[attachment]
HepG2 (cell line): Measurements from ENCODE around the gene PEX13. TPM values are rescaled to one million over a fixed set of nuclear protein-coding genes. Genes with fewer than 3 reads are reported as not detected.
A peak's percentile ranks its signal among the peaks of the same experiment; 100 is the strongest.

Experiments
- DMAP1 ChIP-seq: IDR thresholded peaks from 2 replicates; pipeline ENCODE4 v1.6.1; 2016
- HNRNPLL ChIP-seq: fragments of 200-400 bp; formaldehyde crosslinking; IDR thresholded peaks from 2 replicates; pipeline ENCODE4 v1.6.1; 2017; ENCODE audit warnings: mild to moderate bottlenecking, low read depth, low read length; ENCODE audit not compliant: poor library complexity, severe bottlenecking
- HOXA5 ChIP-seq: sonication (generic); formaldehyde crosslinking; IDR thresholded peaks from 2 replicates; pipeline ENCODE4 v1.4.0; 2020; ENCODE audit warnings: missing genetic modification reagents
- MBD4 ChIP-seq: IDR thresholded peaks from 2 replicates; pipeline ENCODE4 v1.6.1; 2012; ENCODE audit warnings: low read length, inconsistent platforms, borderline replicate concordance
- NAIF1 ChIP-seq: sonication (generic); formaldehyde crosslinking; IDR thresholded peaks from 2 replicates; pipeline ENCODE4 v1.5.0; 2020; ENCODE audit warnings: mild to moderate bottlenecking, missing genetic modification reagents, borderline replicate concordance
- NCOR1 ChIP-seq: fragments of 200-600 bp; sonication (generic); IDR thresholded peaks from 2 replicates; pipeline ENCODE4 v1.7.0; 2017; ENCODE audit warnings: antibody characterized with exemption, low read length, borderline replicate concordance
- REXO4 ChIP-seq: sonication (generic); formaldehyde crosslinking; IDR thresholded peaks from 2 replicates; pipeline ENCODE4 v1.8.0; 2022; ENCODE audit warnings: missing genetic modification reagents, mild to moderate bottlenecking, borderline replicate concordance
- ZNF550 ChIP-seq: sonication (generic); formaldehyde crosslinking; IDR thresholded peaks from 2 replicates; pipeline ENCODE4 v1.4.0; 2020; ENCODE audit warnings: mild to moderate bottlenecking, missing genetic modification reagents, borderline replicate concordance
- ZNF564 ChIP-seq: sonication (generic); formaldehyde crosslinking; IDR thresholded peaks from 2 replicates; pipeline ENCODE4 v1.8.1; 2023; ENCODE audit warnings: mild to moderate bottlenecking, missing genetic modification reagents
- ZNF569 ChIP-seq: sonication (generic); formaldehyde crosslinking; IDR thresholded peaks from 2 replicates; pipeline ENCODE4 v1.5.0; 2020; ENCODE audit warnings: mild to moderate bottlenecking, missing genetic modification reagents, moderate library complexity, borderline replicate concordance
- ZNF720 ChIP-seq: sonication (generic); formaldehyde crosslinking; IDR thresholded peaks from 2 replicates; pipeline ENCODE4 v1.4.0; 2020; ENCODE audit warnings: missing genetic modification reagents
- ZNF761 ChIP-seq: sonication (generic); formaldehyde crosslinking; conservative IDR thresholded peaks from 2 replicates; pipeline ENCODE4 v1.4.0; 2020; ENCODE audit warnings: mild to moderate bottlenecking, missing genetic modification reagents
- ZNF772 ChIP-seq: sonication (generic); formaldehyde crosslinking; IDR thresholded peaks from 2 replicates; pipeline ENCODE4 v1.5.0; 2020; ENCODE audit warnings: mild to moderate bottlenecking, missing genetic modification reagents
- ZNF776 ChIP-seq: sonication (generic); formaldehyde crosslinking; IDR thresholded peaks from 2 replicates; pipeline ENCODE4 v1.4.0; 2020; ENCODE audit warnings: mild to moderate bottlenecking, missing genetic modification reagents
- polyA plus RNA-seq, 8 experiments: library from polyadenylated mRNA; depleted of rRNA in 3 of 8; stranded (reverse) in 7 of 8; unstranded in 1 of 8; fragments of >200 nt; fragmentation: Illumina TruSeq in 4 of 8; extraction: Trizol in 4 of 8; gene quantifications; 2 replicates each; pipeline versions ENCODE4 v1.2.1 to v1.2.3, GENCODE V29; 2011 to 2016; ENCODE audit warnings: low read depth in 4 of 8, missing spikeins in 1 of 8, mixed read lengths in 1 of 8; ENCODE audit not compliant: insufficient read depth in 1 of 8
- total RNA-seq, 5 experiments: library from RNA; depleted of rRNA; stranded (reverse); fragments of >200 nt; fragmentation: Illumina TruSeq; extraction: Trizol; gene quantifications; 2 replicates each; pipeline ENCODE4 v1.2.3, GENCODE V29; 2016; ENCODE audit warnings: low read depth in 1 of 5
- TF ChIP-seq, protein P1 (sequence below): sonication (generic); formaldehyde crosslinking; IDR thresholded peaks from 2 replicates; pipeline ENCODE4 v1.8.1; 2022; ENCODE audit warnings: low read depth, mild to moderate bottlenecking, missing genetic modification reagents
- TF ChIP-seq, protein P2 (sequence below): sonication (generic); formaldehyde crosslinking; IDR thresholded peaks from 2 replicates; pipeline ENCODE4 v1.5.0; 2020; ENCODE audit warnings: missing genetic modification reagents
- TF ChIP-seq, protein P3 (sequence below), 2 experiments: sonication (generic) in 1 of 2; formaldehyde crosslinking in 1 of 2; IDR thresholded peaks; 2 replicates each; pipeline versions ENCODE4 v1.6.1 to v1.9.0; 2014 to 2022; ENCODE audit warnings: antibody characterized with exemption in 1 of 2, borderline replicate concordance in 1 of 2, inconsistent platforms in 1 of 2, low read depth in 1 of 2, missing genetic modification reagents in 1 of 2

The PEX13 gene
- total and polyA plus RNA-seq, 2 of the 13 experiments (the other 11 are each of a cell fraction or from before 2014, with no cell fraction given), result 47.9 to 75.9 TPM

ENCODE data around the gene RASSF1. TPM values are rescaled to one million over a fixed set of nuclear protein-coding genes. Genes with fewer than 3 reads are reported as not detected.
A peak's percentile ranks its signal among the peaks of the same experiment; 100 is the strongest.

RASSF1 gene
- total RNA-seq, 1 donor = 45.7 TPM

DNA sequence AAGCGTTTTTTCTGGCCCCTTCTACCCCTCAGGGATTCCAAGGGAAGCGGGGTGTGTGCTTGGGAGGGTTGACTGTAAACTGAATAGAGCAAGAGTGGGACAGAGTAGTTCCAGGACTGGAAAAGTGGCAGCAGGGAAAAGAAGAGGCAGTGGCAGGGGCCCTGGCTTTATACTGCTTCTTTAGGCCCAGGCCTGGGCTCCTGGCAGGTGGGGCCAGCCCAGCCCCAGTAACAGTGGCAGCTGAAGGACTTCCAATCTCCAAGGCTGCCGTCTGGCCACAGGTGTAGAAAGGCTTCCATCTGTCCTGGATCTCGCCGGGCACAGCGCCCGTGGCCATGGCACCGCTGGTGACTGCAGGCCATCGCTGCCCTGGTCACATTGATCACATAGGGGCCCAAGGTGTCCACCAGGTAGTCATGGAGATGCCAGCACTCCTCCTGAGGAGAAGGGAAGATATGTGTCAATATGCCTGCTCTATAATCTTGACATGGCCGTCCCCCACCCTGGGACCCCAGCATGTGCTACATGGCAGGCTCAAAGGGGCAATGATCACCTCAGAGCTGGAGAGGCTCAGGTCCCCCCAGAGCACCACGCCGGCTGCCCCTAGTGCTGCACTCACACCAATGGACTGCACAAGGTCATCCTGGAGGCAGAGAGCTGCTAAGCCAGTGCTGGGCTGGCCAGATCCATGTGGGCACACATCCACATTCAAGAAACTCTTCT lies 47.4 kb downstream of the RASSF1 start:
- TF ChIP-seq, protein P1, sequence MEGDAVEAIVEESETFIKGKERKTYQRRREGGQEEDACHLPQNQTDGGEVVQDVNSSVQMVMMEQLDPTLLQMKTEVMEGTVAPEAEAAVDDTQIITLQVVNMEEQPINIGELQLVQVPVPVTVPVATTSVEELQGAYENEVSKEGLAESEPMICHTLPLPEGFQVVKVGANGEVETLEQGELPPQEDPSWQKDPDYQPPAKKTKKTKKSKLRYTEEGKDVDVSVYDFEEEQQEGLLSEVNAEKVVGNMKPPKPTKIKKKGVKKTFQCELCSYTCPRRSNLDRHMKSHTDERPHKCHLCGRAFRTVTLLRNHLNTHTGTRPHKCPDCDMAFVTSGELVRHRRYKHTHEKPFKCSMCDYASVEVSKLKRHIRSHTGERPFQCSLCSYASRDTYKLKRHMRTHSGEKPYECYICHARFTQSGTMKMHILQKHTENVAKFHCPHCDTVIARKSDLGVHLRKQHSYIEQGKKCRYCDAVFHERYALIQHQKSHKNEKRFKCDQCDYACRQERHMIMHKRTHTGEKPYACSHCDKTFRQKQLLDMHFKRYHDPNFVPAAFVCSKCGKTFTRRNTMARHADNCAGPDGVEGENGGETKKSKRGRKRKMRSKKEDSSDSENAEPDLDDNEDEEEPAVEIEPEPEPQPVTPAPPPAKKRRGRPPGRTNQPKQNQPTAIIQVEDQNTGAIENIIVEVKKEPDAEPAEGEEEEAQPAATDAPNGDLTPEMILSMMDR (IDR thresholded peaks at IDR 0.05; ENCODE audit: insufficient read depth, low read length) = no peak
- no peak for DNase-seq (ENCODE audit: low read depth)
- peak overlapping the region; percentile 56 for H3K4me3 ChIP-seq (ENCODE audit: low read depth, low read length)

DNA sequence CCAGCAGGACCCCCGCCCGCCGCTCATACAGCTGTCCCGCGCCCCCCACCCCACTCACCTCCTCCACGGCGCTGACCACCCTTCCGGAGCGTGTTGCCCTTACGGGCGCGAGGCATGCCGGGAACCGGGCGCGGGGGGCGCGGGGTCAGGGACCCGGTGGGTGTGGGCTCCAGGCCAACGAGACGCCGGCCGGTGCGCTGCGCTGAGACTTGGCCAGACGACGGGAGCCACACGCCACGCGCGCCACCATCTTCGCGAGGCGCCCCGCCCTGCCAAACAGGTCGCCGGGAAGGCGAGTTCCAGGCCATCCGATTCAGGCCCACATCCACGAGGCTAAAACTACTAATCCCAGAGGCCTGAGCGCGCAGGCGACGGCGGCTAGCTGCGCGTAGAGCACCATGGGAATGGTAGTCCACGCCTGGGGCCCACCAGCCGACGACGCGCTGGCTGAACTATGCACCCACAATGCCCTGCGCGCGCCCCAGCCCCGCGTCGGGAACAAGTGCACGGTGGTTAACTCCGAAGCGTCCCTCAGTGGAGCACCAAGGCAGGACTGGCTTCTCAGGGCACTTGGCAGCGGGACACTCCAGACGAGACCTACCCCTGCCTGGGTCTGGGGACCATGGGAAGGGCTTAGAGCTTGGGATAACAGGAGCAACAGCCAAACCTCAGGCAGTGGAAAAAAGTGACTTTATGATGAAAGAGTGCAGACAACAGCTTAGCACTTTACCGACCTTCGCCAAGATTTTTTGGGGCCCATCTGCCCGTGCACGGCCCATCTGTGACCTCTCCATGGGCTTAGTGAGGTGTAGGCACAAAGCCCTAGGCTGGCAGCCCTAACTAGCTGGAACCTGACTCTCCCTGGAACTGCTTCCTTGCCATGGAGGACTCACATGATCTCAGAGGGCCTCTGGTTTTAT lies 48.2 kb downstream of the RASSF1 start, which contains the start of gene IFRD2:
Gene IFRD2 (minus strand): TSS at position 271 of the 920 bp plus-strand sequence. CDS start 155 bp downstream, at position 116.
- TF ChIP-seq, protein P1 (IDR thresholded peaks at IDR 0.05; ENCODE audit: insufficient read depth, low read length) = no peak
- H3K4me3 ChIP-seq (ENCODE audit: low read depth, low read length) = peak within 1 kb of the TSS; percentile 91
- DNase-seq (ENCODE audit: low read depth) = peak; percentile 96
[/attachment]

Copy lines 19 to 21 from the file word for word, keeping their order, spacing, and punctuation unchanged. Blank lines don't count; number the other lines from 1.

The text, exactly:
- total RNA-seq, 5 experiments: library from RNA; depleted of rRNA; stranded (reverse); fragments of >200 nt; fragmentation: Illumina TruSeq; extraction: Trizol; gene quantifications; 2 replicates each; pipeline ENCODE4 v1.2.3, GENCODE V29; 2016; ENCODE audit warnings: low read depth in 1 of 5
- TF ChIP-seq, protein P1 (sequence below): sonication (generic); formaldehyde crosslinking; IDR thresholded peaks from 2 replicates; pipeline ENCODE4 v1.8.1; 2022; ENCODE audit warnings: low read depth, mild to moderate bottlenecking, missing genetic modification reagents
- TF ChIP-seq, protein P2 (sequence below): sonication (generic); formaldehyde crosslinking; IDR thresholded peaks from 2 replicates; pipeline ENCODE4 v1.5.0; 2020; ENCODE audit warnings: missing genetic modification reagents